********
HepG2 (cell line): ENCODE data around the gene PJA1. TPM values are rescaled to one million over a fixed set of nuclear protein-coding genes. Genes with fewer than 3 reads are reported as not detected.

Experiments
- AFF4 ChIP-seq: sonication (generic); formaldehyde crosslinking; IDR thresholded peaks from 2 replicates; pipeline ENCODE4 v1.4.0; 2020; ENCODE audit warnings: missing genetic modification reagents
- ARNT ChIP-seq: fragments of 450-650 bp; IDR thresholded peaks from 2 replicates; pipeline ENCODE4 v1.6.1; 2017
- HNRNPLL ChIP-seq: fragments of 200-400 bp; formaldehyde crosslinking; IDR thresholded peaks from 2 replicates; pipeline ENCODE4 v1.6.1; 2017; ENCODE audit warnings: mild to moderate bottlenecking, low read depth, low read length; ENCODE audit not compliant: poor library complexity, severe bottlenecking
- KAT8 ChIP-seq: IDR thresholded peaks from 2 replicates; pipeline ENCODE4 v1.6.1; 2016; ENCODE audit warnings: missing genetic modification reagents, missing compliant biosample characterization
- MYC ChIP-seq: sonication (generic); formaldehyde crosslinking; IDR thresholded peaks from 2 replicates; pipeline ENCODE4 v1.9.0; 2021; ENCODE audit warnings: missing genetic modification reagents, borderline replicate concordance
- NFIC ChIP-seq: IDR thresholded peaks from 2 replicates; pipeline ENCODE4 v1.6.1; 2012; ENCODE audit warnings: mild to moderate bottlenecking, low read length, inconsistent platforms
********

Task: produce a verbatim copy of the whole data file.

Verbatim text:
HepG2 (cell line): ENCODE data around the gene PJA1. TPM values are rescaled to one million over a fixed set of nuclear protein-coding genes. Genes with fewer than 3 reads are reported as not detected.

Experiments
- AFF4 ChIP-seq: sonication (generic); formaldehyde crosslinking; IDR thresholded peaks from 2 replicates; pipeline ENCODE4 v1.4.0; 2020; ENCODE audit warnings: missing genetic modification reagents
- ARNT ChIP-seq: fragments of 450-650 bp; IDR thresholded peaks from 2 replicates; pipeline ENCODE4 v1.6.1; 2017
- HNRNPLL ChIP-seq: fragments of 200-400 bp; formaldehyde crosslinking; IDR thresholded peaks from 2 replicates; pipeline ENCODE4 v1.6.1; 2017; ENCODE audit warnings: mild to moderate bottlenecking, low read depth, low read length; ENCODE audit not compliant: poor library complexity, severe bottlenecking
- KAT8 ChIP-seq: IDR thresholded peaks from 2 replicates; pipeline ENCODE4 v1.6.1; 2016; ENCODE audit warnings: missing genetic modification reagents, missing compliant biosample characterization
- MYC ChIP-seq: sonication (generic); formaldehyde crosslinking; IDR thresholded peaks from 2 replicates; pipeline ENCODE4 v1.9.0; 2021; ENCODE audit warnings: missing genetic modification reagents, borderline replicate concordance
- NFIC ChIP-seq: IDR thresholded peaks from 2 replicates; pipeline ENCODE4 v1.6.1; 2012; ENCODE audit warnings: mild to moderate bottlenecking, low read length, inconsistent platforms